wolf hunting

3:47 pm
Wed January 8, 2014

State spent $200,000 to keep wolves off of one farm

Lead in text: 
The Michigan Department of Natural Resources says it did not initiate the state’s first wolf hunt largely because of one farmer’s problems, but recent data suggests otherwise.
(Note: Search this database for attacks by wolves and compensation paid.) Taxpayers have footed the bill for more than $200,000 to assist a single controversial cattle farmer against wolf attacks, newly obtained documents by MLive.com show.
4:26 pm
Wed January 1, 2014

DNR says wolf hunt a success

Lead in text: 
Study will determine if there is a hunt again next year
Michigan's historic first wolf hunt ended Tuesday with a little more than half of the allowed wolves killed. Between Nov. 16 and Dec. 31, 23 wolves were killed in three sections of the Upper Peninsula. There were 1,200 wolf licenses issued by the state for the 45-day hunt.
Wolf Hunt
3:11 pm
Tue December 31, 2013

WestSouthwest: The Michigan Wolf Hunt

Wolves on Isle Royale
Credit J.A. Vucetich and R.O. Peterson

WMUK correspondent Brian Peterson, who is also an Assistant Professor in Western Michigan University's Environmental Studies Department, discusses Michigan's wolf hunt with Michigan Technological University biologist John Vucetich.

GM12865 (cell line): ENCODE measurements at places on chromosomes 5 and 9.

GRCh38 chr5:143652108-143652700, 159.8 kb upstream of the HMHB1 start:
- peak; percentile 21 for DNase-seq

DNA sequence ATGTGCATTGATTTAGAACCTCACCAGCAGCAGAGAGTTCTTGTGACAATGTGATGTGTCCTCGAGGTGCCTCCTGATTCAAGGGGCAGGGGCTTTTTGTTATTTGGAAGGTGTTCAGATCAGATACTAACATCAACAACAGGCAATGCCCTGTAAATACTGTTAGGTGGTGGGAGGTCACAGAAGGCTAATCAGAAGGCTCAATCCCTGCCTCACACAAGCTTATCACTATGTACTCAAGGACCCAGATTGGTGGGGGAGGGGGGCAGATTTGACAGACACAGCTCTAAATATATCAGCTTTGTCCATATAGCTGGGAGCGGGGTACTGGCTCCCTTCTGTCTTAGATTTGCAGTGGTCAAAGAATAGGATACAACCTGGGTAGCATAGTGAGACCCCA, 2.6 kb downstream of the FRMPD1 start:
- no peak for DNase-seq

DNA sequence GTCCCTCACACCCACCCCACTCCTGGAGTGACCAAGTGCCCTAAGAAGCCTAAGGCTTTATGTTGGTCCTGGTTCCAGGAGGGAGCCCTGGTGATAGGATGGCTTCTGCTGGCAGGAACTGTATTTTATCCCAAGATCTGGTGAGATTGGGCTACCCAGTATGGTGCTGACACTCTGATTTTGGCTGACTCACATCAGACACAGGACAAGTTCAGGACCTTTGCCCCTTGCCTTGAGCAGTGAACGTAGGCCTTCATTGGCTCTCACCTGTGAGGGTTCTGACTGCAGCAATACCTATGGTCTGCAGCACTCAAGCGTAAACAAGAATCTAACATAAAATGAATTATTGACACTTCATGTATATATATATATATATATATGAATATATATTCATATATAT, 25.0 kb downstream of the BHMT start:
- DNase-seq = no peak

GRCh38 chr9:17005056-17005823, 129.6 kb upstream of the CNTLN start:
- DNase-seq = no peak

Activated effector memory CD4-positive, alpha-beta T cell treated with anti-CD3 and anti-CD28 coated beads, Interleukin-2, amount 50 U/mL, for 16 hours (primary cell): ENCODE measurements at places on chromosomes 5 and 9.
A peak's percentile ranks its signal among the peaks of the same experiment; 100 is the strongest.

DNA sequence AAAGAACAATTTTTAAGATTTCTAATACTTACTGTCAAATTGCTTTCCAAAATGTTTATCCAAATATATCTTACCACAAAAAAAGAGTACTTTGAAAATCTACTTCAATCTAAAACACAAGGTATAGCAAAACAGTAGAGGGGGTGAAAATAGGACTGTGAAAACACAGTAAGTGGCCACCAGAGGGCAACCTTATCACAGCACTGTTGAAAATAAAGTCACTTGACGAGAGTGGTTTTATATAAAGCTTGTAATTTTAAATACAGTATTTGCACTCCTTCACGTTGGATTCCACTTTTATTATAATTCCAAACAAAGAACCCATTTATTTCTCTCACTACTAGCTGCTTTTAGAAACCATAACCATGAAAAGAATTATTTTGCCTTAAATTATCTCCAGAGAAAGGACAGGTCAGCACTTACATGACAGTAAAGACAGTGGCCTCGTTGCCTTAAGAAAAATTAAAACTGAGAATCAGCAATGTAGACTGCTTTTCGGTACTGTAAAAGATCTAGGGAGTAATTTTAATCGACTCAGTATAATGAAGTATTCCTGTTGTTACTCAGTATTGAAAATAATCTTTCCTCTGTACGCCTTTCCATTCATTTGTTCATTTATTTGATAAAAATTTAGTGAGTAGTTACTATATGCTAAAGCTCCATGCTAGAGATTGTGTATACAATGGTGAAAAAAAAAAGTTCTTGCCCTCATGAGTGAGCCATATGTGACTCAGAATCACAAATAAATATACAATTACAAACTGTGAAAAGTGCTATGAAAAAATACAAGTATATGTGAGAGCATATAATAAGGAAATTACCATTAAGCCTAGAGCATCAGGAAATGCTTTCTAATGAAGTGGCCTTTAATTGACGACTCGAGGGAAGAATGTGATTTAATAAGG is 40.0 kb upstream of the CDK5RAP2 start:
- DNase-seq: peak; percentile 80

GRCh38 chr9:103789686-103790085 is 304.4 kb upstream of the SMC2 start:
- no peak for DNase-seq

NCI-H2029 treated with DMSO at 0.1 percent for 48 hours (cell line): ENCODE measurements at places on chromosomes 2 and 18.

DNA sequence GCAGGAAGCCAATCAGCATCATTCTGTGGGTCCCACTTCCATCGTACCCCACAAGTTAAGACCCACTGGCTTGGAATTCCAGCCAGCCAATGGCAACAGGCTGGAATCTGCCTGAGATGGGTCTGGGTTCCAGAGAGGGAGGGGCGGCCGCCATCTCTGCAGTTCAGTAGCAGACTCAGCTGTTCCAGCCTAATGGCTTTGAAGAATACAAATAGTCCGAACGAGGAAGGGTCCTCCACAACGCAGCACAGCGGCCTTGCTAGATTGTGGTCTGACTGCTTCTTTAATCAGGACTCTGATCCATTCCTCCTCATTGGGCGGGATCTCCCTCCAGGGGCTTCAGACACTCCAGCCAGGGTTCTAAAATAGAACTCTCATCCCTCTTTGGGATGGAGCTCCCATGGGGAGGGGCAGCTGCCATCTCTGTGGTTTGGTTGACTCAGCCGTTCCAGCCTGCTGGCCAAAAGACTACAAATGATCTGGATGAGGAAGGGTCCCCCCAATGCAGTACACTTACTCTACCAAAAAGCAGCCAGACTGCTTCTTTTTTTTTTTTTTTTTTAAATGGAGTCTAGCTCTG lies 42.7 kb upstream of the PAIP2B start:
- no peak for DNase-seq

Read more
8:49 pm
Tue November 26, 2013

New group seeks to preserve future wolf hunts in Michigan

Lead in text: 
About 258,000 signatures needed to send bill to the Legislature
LANSING, MI -- With Michigan's first-ever wolf hunt well underway, a new coalition of conservationists and sportsmen is seeking to protect future hunts from a planned voter referendum. A group calling itself Citizens for Professional Wildlife Management on Tuesday announced plans to launch a petition drive for citizen-initiated legislation that would affirm the Michigan Natural Resource Commissions' ability to designate game species and issue fisheries orders.
3:37 pm
Fri November 15, 2013

First wolf shot in Michigan wolf hunt

Lead in text: 
A Jackson County man shot a 75 pound male gray wolf in the Upper Peninsula near Baraga County.
A man from Rives Junction in Jackson County was the first to report a harvested wolf as Michigan's controversial first wolf hunt opened today. The man, who declined to give his name due to "death threats" he said he's received in the past from hunt opponents, shot a 75-pound, male gray wolf just after dawn in the Baraga Plains area of Baraga County.

Pages